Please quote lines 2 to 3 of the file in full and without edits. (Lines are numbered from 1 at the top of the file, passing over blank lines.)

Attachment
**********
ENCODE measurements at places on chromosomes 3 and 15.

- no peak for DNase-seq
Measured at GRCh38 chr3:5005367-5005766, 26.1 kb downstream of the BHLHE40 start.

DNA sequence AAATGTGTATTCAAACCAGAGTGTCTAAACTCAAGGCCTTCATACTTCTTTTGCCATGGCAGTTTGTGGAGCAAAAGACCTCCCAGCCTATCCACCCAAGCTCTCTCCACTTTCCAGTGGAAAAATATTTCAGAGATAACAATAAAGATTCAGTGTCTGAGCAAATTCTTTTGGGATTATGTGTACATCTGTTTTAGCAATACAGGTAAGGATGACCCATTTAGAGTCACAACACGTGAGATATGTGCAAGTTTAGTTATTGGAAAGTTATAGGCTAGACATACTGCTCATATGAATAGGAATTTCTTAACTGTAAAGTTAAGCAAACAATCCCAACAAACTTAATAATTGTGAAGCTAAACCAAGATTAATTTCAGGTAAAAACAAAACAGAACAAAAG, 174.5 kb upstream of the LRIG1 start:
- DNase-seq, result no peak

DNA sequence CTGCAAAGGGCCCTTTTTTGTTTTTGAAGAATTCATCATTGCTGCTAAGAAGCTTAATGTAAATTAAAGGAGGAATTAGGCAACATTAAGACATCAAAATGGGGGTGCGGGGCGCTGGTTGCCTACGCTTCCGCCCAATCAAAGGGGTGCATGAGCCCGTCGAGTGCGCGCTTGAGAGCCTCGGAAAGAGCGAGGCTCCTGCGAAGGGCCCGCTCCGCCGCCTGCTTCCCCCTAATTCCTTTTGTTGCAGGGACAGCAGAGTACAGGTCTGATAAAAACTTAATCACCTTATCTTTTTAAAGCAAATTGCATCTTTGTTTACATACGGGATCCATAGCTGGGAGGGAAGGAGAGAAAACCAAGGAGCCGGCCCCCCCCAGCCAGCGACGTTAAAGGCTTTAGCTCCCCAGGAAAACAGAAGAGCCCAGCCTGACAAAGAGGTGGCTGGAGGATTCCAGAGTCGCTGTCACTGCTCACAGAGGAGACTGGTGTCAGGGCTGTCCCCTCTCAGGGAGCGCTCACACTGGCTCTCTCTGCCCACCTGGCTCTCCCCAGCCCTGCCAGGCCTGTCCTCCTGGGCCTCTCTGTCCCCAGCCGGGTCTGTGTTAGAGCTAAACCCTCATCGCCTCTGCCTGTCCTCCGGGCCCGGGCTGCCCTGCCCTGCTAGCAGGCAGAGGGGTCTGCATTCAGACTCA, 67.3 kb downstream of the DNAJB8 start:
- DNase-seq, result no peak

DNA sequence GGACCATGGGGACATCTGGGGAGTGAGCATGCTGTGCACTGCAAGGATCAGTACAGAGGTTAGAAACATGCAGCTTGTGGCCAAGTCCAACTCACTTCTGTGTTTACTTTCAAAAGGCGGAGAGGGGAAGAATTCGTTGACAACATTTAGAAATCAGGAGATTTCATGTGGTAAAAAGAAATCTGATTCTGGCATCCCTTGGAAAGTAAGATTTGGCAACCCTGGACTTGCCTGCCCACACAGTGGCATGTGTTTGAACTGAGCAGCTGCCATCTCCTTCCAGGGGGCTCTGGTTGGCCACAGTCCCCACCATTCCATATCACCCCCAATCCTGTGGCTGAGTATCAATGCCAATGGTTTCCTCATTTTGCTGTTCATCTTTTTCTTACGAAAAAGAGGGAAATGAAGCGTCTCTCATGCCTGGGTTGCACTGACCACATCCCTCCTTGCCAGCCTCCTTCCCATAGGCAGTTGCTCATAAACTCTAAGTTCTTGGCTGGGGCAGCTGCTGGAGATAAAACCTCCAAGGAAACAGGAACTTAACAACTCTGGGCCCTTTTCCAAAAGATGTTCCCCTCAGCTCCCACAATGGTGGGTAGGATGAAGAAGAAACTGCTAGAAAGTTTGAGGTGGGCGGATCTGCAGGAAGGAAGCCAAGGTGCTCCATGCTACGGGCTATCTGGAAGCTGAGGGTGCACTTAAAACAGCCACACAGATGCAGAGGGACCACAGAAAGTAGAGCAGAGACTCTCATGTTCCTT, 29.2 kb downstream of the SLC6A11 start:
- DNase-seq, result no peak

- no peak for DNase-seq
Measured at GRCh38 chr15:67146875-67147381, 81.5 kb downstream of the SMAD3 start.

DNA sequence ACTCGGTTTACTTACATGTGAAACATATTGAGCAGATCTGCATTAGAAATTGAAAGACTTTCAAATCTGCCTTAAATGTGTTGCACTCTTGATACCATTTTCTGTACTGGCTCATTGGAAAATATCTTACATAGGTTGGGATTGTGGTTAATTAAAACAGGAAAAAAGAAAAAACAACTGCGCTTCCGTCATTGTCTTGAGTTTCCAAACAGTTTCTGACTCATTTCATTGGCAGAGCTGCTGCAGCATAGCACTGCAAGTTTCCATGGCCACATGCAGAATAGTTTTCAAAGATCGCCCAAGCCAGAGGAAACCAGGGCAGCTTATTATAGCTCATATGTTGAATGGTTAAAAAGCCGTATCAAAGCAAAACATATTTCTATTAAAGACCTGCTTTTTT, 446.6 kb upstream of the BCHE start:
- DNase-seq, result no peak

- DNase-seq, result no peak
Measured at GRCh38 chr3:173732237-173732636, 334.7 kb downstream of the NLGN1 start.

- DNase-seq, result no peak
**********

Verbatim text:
- no peak for DNase-seq
Measured at GRCh38 chr3:5005367-5005766, 26.1 kb downstream of the BHLHE40 start.